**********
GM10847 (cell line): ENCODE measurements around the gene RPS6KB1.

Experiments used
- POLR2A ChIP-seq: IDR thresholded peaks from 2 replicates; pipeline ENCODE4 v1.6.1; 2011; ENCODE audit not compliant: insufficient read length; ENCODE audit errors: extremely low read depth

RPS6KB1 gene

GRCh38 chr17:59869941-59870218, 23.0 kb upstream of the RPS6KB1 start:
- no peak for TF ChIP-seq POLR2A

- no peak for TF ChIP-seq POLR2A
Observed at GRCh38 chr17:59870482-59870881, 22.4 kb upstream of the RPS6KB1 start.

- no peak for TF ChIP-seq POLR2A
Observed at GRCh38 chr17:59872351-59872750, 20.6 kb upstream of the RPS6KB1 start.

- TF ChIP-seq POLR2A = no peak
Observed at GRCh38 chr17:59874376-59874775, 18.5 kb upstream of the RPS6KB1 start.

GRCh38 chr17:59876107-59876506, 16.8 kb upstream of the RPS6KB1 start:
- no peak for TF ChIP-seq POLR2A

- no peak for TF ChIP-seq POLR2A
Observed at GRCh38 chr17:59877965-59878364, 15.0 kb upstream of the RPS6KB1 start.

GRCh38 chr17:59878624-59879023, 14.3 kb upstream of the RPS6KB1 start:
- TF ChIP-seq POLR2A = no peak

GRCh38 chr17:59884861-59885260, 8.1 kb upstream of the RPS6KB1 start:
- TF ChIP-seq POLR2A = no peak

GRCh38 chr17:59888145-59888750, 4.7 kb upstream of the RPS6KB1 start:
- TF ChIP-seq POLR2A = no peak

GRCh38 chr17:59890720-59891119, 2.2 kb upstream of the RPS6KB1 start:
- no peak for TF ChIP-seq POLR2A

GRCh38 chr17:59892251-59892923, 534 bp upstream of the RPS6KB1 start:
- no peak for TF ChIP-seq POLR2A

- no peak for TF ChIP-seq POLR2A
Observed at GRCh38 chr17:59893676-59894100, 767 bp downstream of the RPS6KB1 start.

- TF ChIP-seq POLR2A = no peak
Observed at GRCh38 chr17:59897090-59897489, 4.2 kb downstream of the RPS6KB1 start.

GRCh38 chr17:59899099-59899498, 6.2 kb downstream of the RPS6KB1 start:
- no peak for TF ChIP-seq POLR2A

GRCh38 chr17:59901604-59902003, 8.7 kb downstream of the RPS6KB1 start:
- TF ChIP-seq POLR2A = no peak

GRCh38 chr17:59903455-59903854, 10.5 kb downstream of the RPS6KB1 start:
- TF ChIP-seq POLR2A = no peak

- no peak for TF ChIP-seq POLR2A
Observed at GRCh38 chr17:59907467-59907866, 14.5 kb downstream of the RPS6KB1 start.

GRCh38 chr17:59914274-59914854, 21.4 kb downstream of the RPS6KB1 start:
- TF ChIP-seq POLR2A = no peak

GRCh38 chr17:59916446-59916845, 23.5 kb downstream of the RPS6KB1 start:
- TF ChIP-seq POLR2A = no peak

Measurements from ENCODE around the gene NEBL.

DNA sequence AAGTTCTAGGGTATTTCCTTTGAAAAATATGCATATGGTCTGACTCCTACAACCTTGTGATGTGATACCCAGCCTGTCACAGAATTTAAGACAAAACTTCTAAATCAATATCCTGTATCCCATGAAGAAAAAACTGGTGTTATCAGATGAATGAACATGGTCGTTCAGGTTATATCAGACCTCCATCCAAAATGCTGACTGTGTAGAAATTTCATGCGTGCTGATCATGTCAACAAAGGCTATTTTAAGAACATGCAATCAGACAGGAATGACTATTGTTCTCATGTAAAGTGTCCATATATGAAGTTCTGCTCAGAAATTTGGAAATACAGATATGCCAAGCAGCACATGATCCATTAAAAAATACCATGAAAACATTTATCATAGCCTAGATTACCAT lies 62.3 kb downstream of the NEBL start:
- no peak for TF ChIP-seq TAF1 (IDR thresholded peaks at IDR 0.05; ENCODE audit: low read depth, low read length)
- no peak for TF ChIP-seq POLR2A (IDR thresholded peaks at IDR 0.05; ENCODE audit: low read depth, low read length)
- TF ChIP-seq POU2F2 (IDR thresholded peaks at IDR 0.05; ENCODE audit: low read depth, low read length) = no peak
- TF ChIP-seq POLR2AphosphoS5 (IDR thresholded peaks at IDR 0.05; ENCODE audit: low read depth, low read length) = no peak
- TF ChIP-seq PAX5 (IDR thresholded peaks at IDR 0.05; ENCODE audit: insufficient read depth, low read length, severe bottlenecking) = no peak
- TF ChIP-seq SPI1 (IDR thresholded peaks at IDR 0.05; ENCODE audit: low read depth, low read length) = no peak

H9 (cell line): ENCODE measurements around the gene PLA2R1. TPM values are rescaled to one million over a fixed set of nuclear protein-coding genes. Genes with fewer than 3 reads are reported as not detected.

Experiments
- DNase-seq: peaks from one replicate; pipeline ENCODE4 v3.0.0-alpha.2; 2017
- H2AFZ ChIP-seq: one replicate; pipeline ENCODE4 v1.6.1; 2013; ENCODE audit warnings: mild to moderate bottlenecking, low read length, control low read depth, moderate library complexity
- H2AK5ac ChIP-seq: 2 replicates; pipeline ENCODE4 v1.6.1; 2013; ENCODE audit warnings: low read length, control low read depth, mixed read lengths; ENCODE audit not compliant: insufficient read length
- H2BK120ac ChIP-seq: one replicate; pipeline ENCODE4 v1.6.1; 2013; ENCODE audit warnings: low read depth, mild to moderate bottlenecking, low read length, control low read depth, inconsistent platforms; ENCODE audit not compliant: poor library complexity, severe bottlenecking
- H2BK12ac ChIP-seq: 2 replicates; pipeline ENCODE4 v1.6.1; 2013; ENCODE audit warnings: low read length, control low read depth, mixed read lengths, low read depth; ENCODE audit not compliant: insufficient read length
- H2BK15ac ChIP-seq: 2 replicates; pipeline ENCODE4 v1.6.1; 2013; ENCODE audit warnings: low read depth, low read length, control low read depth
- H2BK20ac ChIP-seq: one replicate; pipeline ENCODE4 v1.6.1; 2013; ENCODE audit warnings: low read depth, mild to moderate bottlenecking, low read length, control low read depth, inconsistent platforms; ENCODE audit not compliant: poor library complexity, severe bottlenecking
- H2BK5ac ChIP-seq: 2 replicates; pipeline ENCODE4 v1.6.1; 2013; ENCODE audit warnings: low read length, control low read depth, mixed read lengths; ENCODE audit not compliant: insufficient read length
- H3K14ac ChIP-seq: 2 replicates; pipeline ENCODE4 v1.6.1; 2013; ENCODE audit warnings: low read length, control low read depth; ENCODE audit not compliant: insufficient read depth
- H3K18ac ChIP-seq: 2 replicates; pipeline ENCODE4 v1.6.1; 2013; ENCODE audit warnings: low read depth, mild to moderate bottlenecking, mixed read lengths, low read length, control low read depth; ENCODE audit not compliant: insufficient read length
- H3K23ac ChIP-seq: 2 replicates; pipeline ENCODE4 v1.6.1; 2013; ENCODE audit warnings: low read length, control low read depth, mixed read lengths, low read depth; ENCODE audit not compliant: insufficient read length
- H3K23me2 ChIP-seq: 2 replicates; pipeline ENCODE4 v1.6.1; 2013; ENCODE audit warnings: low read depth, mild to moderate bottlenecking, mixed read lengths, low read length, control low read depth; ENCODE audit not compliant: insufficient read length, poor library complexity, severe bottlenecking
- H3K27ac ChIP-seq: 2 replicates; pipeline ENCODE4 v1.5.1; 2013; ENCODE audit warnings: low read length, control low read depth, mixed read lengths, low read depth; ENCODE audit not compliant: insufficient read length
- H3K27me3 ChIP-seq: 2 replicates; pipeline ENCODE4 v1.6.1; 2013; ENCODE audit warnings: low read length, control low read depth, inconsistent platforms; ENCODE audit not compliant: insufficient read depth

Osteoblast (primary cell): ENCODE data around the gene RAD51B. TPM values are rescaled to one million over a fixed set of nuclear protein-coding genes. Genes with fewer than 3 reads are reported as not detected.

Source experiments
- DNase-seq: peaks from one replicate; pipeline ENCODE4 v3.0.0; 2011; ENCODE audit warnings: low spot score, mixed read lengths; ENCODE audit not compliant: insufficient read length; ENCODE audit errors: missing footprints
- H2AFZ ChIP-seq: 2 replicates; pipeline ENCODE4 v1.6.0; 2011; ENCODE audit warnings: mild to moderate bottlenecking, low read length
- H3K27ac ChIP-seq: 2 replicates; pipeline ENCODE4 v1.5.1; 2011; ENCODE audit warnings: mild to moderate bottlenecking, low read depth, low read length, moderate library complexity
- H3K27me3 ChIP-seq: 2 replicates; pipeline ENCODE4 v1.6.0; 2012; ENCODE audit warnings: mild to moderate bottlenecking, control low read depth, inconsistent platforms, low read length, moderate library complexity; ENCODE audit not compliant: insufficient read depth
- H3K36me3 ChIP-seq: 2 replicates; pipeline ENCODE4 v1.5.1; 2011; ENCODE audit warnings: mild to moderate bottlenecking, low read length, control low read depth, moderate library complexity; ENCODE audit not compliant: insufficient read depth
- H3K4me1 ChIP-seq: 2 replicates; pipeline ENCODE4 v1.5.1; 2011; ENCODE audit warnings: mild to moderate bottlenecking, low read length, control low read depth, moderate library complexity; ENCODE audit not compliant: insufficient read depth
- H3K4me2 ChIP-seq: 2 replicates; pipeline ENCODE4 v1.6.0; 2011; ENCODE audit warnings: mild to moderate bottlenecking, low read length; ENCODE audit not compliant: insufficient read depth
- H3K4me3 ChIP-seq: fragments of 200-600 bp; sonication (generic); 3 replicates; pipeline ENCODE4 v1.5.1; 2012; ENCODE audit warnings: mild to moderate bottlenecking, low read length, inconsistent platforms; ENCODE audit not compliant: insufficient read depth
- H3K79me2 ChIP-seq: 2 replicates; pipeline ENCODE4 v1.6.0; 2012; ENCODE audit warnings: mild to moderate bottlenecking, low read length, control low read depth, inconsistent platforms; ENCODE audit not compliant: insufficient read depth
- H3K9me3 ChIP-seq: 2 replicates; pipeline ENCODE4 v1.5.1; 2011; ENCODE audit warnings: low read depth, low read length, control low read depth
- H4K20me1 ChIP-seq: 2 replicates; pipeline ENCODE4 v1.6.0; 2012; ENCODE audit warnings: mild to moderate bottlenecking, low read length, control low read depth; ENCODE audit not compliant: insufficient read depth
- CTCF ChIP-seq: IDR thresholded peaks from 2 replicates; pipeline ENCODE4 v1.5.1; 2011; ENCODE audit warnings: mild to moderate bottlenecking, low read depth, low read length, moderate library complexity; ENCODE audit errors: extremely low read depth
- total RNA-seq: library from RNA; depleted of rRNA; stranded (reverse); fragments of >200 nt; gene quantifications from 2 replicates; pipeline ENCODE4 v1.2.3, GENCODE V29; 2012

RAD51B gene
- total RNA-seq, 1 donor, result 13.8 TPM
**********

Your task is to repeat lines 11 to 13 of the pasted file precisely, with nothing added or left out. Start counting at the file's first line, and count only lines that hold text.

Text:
- TF ChIP-seq POLR2A = no peak
Observed at GRCh38 chr17:59874376-59874775, 18.5 kb upstream of the RPS6KB1 start.

GRCh38 chr17:59876107-59876506, 16.8 kb upstream of the RPS6KB1 start: